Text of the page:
A publicly traded company splits its shares by issuing new shares to its existing shareholders in proportion to their current share holdings. In layman’s terms, in a stock split a company divides its existing shares into multiple shares to lower the per share price and potentially increase their liquidity.
The number of shares increases, but the total dollar value of all the shares remains the same. The split itself does not increase value. For example, let’s say a company’s stock was valued at $200 per share and there were a million existing shares. The total value of the shares would be $200 million. If the company were to do a 2-for-1 stock split there would now be two million shares each valued at $100 per share. The shares total value remains at $200 million.
A company might engage in a stock split for two reasons.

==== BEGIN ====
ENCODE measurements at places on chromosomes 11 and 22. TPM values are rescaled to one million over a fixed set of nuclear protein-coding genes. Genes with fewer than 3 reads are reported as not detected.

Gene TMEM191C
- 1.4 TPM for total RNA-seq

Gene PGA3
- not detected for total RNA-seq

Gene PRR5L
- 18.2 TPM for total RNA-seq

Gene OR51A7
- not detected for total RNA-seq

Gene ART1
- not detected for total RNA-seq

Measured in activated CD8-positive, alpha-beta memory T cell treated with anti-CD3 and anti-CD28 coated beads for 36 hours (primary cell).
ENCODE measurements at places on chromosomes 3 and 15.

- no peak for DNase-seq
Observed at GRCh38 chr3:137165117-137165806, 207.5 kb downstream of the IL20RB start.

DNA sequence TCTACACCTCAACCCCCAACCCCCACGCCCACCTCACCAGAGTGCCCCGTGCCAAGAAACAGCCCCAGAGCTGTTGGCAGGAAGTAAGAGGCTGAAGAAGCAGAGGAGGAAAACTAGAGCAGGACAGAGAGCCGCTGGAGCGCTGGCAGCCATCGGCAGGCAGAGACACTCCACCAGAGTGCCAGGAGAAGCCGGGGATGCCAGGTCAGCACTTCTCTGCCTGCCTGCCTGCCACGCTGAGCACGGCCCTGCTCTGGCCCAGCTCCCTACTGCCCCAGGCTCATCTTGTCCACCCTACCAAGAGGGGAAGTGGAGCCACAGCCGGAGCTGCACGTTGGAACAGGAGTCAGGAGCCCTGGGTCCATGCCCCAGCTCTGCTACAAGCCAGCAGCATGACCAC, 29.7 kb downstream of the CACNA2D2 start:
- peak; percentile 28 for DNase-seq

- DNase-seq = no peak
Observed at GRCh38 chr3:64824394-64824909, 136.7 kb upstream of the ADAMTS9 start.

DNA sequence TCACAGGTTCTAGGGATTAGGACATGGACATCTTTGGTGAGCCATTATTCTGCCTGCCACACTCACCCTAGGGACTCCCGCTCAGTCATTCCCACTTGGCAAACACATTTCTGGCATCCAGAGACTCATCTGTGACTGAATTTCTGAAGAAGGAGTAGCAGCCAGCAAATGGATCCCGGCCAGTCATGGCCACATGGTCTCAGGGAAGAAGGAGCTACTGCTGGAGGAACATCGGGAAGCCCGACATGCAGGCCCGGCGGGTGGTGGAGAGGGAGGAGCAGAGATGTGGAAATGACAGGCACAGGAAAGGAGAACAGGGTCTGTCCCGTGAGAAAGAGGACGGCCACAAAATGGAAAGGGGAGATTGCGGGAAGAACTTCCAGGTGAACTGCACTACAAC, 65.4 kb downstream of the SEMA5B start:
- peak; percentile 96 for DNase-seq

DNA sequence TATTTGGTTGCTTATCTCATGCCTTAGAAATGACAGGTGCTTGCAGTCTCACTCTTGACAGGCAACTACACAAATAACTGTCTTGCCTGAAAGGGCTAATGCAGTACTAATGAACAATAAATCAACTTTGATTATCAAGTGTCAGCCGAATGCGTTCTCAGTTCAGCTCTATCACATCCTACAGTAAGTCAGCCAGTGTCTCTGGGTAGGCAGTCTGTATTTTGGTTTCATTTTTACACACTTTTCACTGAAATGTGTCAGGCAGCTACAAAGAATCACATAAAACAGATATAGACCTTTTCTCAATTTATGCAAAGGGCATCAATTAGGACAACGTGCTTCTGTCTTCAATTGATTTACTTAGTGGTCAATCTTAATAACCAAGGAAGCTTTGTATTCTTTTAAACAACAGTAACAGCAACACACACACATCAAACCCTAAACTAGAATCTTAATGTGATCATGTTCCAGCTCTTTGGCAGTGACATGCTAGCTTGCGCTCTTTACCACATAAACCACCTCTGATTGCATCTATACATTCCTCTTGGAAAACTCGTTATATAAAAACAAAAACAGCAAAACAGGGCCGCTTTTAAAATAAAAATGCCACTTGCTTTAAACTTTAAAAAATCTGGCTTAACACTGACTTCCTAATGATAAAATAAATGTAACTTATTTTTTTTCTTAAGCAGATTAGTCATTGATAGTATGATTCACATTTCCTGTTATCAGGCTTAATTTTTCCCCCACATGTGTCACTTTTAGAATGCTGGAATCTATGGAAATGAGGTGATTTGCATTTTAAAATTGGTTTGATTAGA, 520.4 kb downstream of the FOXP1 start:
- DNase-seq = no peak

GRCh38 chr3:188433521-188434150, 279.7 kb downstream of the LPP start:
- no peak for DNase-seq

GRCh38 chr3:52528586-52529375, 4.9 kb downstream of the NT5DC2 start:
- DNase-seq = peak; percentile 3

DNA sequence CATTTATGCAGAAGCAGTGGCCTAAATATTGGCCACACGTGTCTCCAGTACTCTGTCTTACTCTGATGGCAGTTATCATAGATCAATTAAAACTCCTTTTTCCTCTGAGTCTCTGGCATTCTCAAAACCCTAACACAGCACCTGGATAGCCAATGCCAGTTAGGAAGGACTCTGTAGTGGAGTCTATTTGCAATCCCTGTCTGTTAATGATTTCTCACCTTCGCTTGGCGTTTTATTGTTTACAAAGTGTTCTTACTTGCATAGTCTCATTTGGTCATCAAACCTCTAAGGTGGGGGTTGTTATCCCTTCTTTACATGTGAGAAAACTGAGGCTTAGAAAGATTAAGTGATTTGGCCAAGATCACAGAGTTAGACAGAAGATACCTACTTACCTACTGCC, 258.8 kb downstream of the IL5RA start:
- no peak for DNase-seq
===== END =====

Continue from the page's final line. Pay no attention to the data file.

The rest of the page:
1 – The company believes its stock is too expensive for the public to trade. For example, Apple’s stock price was nearing $700 in 2014. Apple did a 7-to-1 stock split. The price of the stock closed at around $645 per share before the split. The price of each share dropped to around $92 per share after the 7-to-1 stock split.
2 – A company wishes to increase the liquidity of its shares. This plays in part to the first reason, but it may not be done just because the price of the stock was extremely high. A stock split can increase liquidity of shares to make trading easier for buyers and sellers.